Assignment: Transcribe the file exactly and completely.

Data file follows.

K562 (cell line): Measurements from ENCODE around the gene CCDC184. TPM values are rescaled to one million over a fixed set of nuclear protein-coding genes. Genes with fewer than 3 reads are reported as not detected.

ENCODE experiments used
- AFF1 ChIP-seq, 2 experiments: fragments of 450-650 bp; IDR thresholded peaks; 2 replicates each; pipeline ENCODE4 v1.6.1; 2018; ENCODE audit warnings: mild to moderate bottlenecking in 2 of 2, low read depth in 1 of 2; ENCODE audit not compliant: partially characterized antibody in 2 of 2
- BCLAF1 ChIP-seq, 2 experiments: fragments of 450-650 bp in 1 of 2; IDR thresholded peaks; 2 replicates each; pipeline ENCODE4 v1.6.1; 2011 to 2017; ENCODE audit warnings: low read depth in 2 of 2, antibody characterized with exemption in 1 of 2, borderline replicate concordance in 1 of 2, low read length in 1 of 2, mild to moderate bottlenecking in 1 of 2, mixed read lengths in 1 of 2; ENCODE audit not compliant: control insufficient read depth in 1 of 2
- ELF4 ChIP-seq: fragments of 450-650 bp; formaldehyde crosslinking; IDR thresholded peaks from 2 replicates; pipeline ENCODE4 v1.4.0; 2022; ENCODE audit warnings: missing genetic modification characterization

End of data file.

K562 (cell line): Measurements from ENCODE around the gene CCDC184. TPM values are rescaled to one million over a fixed set of nuclear protein-coding genes. Genes with fewer than 3 reads are reported as not detected.

ENCODE experiments used
- AFF1 ChIP-seq, 2 experiments: fragments of 450-650 bp; IDR thresholded peaks; 2 replicates each; pipeline ENCODE4 v1.6.1; 2018; ENCODE audit warnings: mild to moderate bottlenecking in 2 of 2, low read depth in 1 of 2; ENCODE audit not compliant: partially characterized antibody in 2 of 2
- BCLAF1 ChIP-seq, 2 experiments: fragments of 450-650 bp in 1 of 2; IDR thresholded peaks; 2 replicates each; pipeline ENCODE4 v1.6.1; 2011 to 2017; ENCODE audit warnings: low read depth in 2 of 2, antibody characterized with exemption in 1 of 2, borderline replicate concordance in 1 of 2, low read length in 1 of 2, mild to moderate bottlenecking in 1 of 2, mixed read lengths in 1 of 2; ENCODE audit not compliant: control insufficient read depth in 1 of 2
- ELF4 ChIP-seq: fragments of 450-650 bp; formaldehyde crosslinking; IDR thresholded peaks from 2 replicates; pipeline ENCODE4 v1.4.0; 2022; ENCODE audit warnings: missing genetic modification characterization